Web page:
Saturday, December 08, 2007

Merci, La Vie

This is a film I would want every film to be, when there is no narrative to tell. I use the word "narrative" here for too often one gets mixed up in story, script, plot, drama, words that have been used substitutingly many times, words that fail to grasp at the power of cinema. All the cinema, people forget, is only narrative - it's the art of telling a story, of absorbing a viewer, or of provoking him in thought, in fantasy (maybe erotic), in anger, in a thread of something worthwhile, something which he just not eschews with the last popcorn he ate, but makes his experience.
Probably because of its religious dimensions, it is not named often – but Ben Hur has been one of the greatest films to come out from the Hollywood, just as The Count of Monte Cristo is not accorded the greatest of places in literature, probably because of a lack of that "psychological" element that people nowadays search in everything and take as a hallmark of something great. Monte Cristo is a novel great on account of its sheer richness – does a story need anything more?

With this opening, I take up the case of Merci, La Vie (in English, Thank You, Life). It's a completely unstructured film, there's no narrative, no continuity. Not only the overlap is temporal, but spatial, even visual, of roles. We have the crew of the film admonishing us directly, we have a girl exhorting her father to have sex with her friend so that she can be born. But we have Anouk Grinberg's charming smile that will at the same time woo us to sit through such logical infallacies and watch the mayhem that the director manages to create.
Or is it mayhem? On the face of it, it’s a story of two girls, Camille (played by Charlotte Gainsbourg) and Joële (played by Grinberg), two girls starved for sex and for more than sex. Joële is the one who seduces every man, who keeps on insulted by men and yet runs after them time and again. Camille, the lonely introverted girl, sees the friend she always looked for in Joële, and in the process becomes more open, more experimental, and understands the world that in spite of the “shit” life is, one learns to love living, and say “Thank you, life.” The film is open to a host of interpretations – each viewer can draw his own inference, own morals, even own story. Joële is shown to have devastated a whole town by gonorrhoea on the instance of a depraved doctor (who gets rich in the process; played by aplomb as usual by Gerard Depardieu) who is the only true love for Joële; the film plays out elaborate farces, even plane bombings, from the Second World War; and the film ends with Joële as a prisoner with Camille’s father, loaded naked with umpteen others on a train, to be shot at randomly by German pointsmen, and Camille hiding in a bombed-out hideout.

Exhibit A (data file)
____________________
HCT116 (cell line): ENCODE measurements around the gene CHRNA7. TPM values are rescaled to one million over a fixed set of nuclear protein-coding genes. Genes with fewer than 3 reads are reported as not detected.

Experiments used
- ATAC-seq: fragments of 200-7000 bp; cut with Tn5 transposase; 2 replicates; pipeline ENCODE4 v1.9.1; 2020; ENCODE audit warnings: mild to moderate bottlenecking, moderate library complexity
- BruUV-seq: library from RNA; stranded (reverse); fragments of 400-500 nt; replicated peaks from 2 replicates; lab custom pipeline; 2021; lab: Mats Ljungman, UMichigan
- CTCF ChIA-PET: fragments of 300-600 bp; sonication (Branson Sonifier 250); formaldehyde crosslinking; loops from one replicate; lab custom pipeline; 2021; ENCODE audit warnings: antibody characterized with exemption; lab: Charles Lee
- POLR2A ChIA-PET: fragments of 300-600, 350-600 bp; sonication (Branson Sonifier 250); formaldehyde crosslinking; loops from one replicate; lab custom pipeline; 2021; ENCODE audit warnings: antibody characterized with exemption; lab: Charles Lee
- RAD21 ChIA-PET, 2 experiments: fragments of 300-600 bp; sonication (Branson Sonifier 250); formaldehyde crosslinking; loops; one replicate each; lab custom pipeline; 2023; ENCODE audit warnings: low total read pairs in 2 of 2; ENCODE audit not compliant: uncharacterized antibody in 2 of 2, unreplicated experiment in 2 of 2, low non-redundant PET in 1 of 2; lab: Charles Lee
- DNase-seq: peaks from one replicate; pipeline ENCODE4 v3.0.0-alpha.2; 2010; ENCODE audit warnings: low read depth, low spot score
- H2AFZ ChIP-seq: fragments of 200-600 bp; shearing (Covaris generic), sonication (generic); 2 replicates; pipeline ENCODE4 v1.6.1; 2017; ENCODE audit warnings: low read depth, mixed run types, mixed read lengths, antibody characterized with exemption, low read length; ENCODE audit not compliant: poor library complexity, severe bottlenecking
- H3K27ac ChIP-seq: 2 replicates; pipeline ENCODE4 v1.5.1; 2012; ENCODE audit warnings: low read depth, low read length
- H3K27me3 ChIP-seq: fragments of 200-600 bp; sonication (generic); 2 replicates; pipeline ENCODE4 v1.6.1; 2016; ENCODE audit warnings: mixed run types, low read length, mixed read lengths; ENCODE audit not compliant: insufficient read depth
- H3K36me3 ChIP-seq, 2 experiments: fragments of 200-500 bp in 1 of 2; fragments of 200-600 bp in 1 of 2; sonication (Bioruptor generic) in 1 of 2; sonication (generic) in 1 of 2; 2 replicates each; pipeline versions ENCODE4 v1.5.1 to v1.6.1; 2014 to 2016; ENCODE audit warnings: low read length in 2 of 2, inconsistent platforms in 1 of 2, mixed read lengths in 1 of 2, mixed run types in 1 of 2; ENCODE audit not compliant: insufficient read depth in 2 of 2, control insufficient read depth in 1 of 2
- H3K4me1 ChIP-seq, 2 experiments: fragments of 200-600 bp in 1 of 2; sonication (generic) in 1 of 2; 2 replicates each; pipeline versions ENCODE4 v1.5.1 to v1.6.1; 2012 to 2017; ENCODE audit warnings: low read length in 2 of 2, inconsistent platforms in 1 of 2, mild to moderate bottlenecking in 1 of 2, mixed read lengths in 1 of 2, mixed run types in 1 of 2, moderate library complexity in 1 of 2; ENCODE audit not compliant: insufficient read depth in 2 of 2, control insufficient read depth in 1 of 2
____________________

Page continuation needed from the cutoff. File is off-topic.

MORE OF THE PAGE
Camille and Joële seem to be one – I mean of course not in the film, but it’s the easiest way you imagine the inference. Joële is the alter ego of Camille – a figment of the introverted girl Camille’s imagination, and through her (i.e., in her full-blooded imagination) Camille tries to fill up the loneliness in her life. She makes herself believe that her father had more to give than he could, and hence she again brings Joële as the lover for her father, in the end exhorting her father to not to fear her mother but have Joële, so that she can be born. Interestingly, Camille’s mother seems to be another alter ego of Camille – her another bit of personality, played out in flesh and bones. The mother can’t stand the men, yet she panders to the German officers when they have captured her husband. Is it the personality of Camille which asks her to refrain from the attraction of loose sex, yet which gets attracted to that heated imagination represented by Joële, maybe even destructively in the end? The mother evolves into a bitter, sober, wise old woman – one who has seen it all, gone through it all, and emerged knowing that you’ve got to live through your life somehow, even if you’re a woman. Is that the way Camille herself will emerge after her protracted bout of imagination? Or will she continue to look for Joële? Will she continue to look for being insulted, slapped, raped by men, to be dumped on a highway when they feel convenient and to be used as a prostitute when they have to further their own ends? More importantly, why should a woman herself choose such a life? Why should Camille go for it? Still, looking at the end of the film, I think that Camille might yet opt for this – imagination and living through it are quite different things.

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